The Mirror of the Idols

What is the alternative to looking in the mirror by living your life according to Holy Scripture? It is looking at what you think you can become without God. You become the idols you serve.

For example, if you serve wrath, you become wrath. In its extreme, hateful wrath makes anyone so insignificant until it all becomes a dot, a target to fire at. Wrath can be alternatively directed at a behavior, if emotional intelligence is used. For example, a parent may tell to a child: “I love you, therefore I am angry at your wrong ways”, and by that a negative emotion can be used in such a manner that it doesn’t become an idol.

If you serve pride, you become pride. For example, if you congratulate someone because you want to be congratulated yourself or want some attention, you have not only taken that person’s right to be redempted by rewarding that person in the now (rather than the eternity), but you have also become the exponent of pride. The idol is what gets ahead of you. If a parent emotionally supports a child to do something positive, then it is not pride which is fed (unless the parent actually is proud of himself), but the child’s self-esteem and motivation for learning and repeating a useful behavior.

If you serve lust, then everything you might have gathered in life through planning and discipline is put at the altar of whmisical desires to be sacrificed. Lust is an enemy to wisdom and the clouding of the mind – not only in the sexual form. Within lust, one may become the most urgent urge that emobodies the indisciplined and uncontrolled human being.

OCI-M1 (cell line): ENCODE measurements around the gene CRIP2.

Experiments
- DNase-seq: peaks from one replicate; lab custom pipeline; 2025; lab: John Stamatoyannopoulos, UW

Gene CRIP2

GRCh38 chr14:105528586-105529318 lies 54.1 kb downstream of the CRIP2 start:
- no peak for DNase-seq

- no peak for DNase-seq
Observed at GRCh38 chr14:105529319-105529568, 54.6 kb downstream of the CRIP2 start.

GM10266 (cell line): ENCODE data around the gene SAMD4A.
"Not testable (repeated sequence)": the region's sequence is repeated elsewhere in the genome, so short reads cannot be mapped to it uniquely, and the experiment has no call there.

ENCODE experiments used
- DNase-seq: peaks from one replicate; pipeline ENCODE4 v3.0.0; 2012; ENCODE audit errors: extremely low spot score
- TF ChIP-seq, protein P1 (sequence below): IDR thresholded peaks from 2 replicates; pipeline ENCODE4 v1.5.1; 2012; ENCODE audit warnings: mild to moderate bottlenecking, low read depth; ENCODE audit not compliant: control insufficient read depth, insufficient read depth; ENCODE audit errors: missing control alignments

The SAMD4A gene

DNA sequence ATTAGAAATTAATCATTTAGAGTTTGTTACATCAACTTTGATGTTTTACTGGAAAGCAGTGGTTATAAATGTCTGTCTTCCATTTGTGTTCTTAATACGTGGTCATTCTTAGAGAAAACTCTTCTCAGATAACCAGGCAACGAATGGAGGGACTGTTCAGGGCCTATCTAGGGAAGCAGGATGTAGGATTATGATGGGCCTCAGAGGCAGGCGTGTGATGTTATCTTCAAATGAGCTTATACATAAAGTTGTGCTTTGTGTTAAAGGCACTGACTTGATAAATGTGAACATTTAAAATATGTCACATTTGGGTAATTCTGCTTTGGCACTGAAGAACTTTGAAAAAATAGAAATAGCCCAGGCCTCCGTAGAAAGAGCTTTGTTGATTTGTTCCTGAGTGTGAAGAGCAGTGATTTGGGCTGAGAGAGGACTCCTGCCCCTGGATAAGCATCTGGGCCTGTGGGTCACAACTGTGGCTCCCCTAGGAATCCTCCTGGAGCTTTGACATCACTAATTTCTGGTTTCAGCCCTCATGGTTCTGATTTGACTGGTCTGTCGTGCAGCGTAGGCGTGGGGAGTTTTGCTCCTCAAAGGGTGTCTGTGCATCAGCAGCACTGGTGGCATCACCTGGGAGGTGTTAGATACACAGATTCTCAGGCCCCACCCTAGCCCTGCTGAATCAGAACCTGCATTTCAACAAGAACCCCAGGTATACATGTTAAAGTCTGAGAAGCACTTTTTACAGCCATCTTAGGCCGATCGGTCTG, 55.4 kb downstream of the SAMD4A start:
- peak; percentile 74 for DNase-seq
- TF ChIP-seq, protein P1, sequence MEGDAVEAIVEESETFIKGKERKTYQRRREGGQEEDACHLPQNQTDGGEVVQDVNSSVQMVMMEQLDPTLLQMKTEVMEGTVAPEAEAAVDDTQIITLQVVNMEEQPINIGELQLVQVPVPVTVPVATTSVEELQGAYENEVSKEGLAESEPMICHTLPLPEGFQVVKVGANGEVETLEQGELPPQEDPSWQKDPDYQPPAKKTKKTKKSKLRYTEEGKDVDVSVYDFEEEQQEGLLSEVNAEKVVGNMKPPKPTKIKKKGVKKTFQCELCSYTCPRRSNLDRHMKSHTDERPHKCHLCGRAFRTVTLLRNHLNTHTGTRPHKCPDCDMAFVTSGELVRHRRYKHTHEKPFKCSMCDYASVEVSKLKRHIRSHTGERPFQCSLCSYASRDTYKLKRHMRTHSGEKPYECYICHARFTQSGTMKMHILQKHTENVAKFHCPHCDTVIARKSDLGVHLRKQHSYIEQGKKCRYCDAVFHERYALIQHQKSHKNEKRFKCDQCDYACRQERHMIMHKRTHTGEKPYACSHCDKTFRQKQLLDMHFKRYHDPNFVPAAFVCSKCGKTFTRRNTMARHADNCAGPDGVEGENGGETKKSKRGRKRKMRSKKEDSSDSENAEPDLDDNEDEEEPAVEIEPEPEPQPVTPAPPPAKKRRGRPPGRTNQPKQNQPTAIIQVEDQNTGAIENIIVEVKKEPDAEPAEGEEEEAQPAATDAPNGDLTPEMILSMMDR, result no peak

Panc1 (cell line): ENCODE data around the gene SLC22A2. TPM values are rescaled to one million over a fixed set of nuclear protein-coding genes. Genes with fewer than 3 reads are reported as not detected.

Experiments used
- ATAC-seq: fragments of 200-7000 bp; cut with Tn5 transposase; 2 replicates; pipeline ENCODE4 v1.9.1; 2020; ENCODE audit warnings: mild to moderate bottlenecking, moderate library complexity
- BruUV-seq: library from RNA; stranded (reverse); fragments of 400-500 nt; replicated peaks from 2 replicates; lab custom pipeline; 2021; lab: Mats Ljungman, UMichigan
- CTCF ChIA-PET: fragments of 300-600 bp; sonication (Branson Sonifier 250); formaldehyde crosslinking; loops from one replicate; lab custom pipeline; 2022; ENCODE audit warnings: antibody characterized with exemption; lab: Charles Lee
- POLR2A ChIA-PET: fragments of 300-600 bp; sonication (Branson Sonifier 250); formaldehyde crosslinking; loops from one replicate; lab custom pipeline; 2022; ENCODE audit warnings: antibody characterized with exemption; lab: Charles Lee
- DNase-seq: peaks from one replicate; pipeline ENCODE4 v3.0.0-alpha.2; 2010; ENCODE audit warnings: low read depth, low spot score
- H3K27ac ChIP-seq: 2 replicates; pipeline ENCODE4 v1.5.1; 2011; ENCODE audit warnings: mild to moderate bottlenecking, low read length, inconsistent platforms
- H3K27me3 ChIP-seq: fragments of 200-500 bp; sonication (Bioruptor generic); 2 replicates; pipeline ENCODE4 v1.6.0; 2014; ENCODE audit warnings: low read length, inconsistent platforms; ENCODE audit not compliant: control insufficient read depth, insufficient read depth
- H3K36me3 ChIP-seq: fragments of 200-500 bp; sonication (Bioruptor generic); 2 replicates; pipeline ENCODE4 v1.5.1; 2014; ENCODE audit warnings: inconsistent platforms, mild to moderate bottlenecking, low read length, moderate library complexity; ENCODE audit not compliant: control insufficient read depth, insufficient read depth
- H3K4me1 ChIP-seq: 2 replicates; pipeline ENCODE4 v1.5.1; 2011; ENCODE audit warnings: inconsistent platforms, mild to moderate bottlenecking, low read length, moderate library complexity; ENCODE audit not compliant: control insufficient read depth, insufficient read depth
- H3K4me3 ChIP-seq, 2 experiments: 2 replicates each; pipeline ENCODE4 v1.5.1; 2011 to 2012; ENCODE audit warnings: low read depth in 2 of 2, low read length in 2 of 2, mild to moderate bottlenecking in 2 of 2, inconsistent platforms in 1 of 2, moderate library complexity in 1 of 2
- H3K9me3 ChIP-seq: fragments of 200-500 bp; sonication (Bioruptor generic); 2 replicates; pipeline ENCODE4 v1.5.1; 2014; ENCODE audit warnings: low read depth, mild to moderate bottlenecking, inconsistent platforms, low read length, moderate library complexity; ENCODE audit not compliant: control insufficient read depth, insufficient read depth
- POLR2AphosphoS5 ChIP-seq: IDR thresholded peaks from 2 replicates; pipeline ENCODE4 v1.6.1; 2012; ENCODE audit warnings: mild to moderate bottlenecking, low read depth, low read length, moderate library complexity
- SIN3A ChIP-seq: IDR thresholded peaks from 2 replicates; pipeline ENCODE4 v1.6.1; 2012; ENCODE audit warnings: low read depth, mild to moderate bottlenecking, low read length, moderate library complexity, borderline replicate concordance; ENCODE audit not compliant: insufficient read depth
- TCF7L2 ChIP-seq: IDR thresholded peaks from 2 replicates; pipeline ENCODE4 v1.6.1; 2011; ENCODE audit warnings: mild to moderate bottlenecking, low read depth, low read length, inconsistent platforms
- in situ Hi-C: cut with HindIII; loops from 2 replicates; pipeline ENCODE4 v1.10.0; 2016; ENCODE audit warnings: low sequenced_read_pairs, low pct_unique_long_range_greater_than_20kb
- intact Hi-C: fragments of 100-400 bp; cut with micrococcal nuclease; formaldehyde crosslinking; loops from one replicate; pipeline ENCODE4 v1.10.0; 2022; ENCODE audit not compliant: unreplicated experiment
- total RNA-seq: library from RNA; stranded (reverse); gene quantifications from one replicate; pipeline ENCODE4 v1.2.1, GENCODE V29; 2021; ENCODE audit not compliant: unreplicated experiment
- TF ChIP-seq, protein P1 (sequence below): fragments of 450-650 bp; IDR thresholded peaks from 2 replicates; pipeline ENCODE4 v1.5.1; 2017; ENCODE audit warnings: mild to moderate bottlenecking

If you serve greed, then your identity becomes attached to the things you posess and/or aspire to posess: your value becomes what you are worth in the eyes of others and what you see in the mirror when you look at what you use to cover yourself with.

If you serve gluttony, your body will likely take the shape that you give it by serving this god. Both greed and gluttony may embody the desire, the aspiration to have the own physical needs met, believing that if one doesn’t do that, nothing and nobody will, when in fact only serving others through our talents can truly establish a balance. Of course, one must know how to choose who to serve.

If you serve sloth, then abandoning reponsabilities and gifts is a spiritual suicide, giving up to pessimism and negativism, depression and despair. For example, taking a calculated break after hard work is something which can bring balance, but you cannot counteract an exaggeration, an extreme, with another extreme. Two wrongs d’t make a right.

If you serve envy, then you feel a certain inferiority which tells you whatever another one has that you value must be used to bring him or her down, instead of using admiration as a force to take learnings from a model.

Which Do You Choose?

There you have, in a nutshell, the two possible mirrors between which you life pendulates. When you stop and look, what do you see?


Posted in The Art of Respecting Others | Tagged: , , , , , , | Leave a Comment »


Posted by Ştefan Alexandrescu on 20/05/2010

Today I’ve decided to write about something a little bit more abstract and with great impact to each of our lives. My notion of respect might be rather particular.

I think each person, as a human being, deserves respect as a default right. Of course, rights can sometimes be suspended, but never a priori. I do not condition respect by the respect of others. I believe each person has its own considerations towards respect, and that might be different to mine.